Saturday, 9 March 2013

In Which There is A Very Famous Writer

As you'll have seen from my last post, I wasn't very efficient in booking tickets for this years Bath Festival of Literature, and ended up missing some events I'd like to have seen. One I didn't miss, however, was last night's interview with J.K. Rowling.

Rowling was being interviewed by James Runcie, who, as well as being a novelist in his own right, is Artistic Director of the Bath Literature Festival and also a long-standing friend of Rowling's, which came through in the interview, as they laughed and joked together.

The event was held in the Forum, which seats around 1,600 people, and which was pretty full - I think the event was sold out, or pretty close. Having booked late, I was seated in the very back row of the circle. This may have been a good thing. There were some pretty intense fans nearer the front, from what I can gather!

The event was primarily an opportunity to talk about Rowling's recent adult novel, The Casual Vacancy but also covered aspects of the writers life and, inevitably, Harry Potter.

'The Casual Vacancy' has some very troubled teenage characters, and Rowling was asked about her own teenage years, and specifically, her first French kiss (She was 12. He tasted of cheese and onion crisps). She counter attacked, asking Runcie about his, and he revealed he was 17, pointing out that as a ginger with glasses he was at a disadvantage!

She explained her wish to write realistic teenagers, and that she felt that all of the characters in the novel were real, in that they are not exaggerated - she had known people like that, when growing up, and while working as a teacher (but also stressed that she does not put actual people into the books), and that without seeking to claim to be a 'modern Trollope or Gaskell' that she did the novel as being in a similar tradition of parochial,  fiction, looking at a small and limited group of people. She also mentioned that she drew on aspects of herself in writing Hermione, and was very clear that she wanted Hermione to be, not 'the pretty girl' or 'the tomboy' but a clever girl, and for that to be OK, and to be someone whom she would have identified with as a child.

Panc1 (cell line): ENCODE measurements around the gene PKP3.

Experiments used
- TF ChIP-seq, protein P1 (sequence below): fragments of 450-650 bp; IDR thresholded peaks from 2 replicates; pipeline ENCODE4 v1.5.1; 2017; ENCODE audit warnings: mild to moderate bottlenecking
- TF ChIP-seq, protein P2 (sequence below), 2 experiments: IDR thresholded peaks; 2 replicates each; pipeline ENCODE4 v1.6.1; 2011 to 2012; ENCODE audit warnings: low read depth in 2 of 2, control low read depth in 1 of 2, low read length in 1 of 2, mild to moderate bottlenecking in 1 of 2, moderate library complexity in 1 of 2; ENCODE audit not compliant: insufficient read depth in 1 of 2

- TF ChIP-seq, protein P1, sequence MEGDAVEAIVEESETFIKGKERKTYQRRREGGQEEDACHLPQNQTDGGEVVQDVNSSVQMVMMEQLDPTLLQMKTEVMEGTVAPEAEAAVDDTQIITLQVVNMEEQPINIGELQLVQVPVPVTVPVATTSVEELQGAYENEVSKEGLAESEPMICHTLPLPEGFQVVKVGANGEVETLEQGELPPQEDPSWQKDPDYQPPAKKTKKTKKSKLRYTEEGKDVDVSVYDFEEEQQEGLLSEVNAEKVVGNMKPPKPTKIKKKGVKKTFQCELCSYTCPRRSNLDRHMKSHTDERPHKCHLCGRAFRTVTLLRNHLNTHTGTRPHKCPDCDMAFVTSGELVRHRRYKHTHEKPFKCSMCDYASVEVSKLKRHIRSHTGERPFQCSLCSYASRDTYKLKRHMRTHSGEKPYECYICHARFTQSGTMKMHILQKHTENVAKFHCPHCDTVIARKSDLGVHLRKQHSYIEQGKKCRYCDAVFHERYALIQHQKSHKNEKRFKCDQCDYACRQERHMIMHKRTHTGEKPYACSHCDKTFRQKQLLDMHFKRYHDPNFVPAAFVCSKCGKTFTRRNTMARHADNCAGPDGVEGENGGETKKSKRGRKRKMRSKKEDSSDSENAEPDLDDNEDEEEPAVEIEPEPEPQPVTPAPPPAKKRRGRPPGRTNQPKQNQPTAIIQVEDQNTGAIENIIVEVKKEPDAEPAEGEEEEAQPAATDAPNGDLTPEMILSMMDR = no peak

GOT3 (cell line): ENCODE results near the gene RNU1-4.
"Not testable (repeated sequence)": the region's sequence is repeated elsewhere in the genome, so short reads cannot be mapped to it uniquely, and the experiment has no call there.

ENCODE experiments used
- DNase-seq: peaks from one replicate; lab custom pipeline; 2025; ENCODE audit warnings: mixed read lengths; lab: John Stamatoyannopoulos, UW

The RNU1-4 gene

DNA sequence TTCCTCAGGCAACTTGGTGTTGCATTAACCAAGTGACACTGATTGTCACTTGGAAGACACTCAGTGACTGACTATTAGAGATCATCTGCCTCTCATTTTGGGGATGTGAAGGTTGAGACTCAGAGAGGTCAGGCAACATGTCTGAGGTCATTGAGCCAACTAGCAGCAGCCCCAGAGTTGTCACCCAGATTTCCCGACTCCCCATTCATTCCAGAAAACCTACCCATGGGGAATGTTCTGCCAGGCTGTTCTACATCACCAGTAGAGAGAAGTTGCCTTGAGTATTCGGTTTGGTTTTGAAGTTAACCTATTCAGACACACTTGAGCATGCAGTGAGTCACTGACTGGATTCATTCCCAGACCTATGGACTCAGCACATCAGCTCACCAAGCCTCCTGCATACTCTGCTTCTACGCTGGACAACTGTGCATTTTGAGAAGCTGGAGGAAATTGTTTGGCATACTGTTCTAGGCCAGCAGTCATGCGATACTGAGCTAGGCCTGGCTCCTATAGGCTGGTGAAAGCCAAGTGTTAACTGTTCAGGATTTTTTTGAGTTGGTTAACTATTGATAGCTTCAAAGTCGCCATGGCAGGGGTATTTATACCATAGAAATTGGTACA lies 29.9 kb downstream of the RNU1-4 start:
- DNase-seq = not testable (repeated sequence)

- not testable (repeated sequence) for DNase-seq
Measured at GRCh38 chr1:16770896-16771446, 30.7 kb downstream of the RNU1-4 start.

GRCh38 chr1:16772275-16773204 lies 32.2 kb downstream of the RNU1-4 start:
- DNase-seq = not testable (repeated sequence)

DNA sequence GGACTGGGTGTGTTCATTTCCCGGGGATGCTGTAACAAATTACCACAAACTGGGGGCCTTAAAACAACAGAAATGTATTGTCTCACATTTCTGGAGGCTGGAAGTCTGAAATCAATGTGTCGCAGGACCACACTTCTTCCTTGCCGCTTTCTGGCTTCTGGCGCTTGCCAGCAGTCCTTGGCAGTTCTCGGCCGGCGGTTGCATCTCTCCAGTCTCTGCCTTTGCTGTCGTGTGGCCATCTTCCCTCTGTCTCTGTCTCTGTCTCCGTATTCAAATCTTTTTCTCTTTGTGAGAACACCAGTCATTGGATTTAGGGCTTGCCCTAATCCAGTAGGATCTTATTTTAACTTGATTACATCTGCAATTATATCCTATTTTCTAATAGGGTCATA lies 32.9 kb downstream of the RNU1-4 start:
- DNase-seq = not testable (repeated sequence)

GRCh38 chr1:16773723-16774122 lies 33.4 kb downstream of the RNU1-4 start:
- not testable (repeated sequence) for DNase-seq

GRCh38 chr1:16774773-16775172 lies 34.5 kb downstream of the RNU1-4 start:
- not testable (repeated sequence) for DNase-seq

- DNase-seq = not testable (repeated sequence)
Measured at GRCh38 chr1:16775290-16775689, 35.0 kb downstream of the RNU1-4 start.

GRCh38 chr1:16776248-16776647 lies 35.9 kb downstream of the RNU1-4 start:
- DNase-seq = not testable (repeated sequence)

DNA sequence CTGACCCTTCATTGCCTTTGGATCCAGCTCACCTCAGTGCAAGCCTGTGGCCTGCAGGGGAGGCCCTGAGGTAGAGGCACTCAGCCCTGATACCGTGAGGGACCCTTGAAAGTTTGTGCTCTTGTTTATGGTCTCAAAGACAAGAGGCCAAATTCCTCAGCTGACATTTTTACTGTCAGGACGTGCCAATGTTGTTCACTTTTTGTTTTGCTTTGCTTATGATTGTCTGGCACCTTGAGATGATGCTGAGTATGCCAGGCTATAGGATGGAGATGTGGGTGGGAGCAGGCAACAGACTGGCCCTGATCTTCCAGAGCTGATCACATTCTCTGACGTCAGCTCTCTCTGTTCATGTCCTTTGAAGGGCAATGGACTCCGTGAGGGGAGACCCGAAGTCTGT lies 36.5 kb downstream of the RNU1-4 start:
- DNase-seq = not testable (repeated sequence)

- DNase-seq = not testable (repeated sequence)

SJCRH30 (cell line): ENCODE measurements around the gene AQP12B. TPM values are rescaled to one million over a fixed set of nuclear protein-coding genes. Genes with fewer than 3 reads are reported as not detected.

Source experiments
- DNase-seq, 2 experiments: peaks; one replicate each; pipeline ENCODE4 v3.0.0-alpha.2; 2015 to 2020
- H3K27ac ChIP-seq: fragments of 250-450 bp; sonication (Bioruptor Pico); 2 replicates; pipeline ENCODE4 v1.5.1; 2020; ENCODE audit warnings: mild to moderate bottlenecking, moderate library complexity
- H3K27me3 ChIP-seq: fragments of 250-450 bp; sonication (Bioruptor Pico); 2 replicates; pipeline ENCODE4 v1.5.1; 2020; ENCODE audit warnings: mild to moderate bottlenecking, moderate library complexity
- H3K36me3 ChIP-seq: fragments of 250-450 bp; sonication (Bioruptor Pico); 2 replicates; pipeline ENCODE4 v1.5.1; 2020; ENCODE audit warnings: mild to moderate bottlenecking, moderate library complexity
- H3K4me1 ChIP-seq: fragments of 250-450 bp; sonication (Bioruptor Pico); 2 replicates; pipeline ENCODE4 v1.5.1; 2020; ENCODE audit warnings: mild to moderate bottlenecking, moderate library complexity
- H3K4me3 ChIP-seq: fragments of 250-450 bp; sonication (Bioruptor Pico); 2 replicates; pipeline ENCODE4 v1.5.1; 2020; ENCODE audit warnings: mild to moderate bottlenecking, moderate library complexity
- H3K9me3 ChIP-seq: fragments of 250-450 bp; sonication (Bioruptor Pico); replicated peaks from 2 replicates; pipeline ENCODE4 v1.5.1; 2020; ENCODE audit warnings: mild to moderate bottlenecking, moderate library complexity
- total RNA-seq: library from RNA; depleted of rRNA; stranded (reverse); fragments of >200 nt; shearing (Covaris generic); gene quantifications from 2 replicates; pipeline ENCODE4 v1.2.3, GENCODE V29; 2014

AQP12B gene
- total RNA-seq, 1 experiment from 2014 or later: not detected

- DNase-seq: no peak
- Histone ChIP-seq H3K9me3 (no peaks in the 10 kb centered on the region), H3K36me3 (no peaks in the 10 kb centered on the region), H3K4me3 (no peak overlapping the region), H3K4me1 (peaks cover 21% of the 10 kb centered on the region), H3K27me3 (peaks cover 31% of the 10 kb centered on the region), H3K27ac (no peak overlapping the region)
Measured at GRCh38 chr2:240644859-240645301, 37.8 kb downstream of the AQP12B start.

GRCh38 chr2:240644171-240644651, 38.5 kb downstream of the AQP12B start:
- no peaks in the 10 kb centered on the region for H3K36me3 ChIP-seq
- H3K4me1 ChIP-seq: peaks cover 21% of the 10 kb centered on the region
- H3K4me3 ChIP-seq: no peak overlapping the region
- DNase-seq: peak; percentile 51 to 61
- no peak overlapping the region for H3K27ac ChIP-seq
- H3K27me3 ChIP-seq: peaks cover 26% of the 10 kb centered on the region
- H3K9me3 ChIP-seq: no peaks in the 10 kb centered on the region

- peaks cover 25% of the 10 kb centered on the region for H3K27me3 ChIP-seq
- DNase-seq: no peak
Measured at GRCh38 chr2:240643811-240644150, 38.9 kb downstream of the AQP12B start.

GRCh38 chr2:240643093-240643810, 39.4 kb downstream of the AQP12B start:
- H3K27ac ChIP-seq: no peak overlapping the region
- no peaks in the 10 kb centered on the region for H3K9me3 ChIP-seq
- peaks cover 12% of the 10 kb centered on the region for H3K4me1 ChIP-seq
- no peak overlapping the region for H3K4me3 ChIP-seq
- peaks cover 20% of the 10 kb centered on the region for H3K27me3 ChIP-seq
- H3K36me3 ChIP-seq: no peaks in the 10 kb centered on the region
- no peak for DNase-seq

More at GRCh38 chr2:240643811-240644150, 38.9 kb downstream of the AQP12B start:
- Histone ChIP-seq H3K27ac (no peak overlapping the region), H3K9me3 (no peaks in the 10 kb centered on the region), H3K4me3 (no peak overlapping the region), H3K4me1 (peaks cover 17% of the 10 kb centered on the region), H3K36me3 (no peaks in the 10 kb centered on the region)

Rowling described how liberating she had found it, after finishing the Harry Potter series, to be writing without a deadline, and knowing that nothing would ever be the same as Potter - she described having been on a train at Kings Cross organised by her publishers in around 2000, thinking "you will never top this" and feeling, now, that she could either dwell on knowing she'll never top Potter, or that she can see how lucky she is to be free to write whatever she, knowing she can pay the bills even if only 5 people like the new book!
J.K. Rowling at the Bath Literature Festival
Those hoping for the possibility of new stories set in the Potterverse were doomed to disappointment - while she admitted one can never say never, she has no plans for any new books; she commented that prequels are, in her view, rarely successful, and that in adding the Epilogue to Harry Potter and the Deathly Hallows she had made it very clear how things turned out, and that there was a happy ending. "A lot of people didn't like it, but. . .My Characters, My Rules"

However, she did disclose that is she is currently writing a new children's book, but nothing further - the conversation was;
     -"Would you like to tell us anything about it?"
     - "No."

During the QandA session at the end of the interview there were more questions about Harry Potter. Asked whether she felt that Grindelwald loved Dumbledore back, she said no, that she'd always felt he manipulated Albus, and that he was never able to fully trust or love another after that. She went on to say that one of her proudest moments had been when, after her disclosure that Dumbledore was gay, a young man at the signing told her had just come out, as a direct result!

In response to a question about Harry Potter gaming she said her first experience of them was seeing one of her children playing the Harry Potter Lego game, and repeatedly running Ron over...!

Rowling was very articulate about her love of books and reading, and reported that she'd been asked by one of the children whether she would chose them or books, if she had to chose. Her reply? "You. But I'd be really grumpy"

It was an interesting evening. I came away liking the lady, as well as her books.

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